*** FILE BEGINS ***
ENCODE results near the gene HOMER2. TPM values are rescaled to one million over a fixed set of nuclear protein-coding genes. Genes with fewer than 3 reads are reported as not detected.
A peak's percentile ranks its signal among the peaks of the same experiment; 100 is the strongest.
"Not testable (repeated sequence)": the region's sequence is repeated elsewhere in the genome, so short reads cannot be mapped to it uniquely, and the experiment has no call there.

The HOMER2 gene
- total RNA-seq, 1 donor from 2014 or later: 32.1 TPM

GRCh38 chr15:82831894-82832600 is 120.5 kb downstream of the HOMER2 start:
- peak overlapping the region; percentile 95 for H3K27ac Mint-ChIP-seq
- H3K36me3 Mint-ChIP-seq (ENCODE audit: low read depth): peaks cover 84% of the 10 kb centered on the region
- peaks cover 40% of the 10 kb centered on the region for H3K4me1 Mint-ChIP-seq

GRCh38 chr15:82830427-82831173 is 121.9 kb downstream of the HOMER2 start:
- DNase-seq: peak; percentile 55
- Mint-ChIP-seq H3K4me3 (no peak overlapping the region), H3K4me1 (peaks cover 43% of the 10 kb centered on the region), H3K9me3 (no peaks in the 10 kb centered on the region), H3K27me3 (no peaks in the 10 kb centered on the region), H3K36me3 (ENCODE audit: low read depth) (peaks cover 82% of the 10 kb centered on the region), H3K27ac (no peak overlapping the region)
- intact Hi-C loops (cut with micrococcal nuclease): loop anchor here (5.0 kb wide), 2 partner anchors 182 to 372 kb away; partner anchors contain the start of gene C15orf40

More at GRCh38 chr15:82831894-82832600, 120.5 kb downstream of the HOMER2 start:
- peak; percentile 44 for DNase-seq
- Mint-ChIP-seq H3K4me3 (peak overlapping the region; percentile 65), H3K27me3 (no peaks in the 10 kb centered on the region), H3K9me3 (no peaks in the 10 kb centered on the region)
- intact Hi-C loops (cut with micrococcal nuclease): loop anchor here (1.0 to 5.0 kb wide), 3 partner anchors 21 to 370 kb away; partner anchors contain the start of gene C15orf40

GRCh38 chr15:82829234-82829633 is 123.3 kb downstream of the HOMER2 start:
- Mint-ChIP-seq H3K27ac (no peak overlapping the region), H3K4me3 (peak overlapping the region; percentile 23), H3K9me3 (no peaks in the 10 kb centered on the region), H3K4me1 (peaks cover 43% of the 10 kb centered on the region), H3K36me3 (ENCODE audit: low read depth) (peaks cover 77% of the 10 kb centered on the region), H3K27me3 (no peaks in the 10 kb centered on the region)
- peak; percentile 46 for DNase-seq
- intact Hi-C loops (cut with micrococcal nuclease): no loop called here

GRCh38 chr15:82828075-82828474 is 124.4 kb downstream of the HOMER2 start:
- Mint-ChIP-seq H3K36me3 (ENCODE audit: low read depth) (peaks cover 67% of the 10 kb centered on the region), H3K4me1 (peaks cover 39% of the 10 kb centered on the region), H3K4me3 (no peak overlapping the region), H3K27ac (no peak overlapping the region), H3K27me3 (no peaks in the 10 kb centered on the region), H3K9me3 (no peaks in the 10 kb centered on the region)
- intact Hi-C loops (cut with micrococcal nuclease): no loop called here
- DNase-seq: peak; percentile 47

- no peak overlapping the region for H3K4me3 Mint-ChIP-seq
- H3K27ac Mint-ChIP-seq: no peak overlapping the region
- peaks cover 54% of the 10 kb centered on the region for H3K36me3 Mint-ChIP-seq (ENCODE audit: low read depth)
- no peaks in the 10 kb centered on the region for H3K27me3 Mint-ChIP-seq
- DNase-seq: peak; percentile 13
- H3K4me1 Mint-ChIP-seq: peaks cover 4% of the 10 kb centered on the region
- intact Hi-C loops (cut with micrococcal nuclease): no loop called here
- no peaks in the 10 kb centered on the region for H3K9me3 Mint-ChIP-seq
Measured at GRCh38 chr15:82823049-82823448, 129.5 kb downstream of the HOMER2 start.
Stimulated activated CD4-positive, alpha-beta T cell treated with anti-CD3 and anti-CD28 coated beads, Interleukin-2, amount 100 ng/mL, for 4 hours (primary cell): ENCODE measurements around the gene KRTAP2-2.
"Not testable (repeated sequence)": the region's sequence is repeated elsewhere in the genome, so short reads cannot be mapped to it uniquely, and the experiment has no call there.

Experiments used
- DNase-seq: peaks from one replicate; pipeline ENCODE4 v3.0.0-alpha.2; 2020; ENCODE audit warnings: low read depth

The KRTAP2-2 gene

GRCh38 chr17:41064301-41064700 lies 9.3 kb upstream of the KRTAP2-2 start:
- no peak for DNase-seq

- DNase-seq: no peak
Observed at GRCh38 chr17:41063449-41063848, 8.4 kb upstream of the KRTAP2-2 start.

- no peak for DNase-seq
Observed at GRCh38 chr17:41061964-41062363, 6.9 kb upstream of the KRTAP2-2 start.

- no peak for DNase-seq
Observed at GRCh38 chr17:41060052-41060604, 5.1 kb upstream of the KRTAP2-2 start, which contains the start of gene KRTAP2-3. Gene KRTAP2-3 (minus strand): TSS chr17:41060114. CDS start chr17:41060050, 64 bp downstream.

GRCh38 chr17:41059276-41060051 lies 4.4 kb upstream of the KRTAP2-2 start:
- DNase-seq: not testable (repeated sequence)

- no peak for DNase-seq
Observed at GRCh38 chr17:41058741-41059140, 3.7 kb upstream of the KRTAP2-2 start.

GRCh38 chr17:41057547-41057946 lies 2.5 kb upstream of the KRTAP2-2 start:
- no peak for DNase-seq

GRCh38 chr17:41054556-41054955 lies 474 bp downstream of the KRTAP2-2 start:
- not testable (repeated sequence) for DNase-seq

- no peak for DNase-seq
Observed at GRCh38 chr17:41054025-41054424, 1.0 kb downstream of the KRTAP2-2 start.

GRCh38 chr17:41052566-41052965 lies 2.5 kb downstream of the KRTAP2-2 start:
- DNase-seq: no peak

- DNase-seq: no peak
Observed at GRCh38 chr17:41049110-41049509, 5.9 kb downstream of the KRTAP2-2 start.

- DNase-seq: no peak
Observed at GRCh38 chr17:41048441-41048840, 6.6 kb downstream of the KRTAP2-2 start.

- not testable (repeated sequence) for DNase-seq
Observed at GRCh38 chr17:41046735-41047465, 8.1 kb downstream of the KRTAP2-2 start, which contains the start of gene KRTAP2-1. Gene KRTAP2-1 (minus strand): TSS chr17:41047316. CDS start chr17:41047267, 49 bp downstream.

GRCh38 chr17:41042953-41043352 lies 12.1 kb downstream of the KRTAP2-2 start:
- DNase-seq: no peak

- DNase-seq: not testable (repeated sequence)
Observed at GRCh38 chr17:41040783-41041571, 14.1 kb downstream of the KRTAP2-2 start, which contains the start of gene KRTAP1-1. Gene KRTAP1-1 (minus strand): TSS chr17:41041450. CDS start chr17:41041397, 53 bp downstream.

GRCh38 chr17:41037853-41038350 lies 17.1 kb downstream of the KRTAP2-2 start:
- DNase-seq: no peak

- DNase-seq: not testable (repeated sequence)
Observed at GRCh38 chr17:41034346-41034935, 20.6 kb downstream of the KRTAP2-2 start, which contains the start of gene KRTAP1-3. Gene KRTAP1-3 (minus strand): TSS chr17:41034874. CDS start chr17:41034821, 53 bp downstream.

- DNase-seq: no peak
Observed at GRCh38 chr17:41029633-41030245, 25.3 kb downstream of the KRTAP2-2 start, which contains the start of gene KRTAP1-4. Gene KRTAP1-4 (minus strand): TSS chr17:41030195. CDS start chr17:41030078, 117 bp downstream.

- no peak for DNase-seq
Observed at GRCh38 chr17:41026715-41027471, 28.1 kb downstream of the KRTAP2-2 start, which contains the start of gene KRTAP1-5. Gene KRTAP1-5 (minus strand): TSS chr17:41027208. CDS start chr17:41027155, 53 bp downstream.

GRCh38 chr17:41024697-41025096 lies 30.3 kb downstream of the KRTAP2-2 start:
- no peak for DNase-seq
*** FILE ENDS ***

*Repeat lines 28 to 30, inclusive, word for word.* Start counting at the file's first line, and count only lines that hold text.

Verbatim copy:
- peaks cover 54% of the 10 kb centered on the region for H3K36me3 Mint-ChIP-seq (ENCODE audit: low read depth)
- no peaks in the 10 kb centered on the region for H3K27me3 Mint-ChIP-seq
- DNase-seq: peak; percentile 13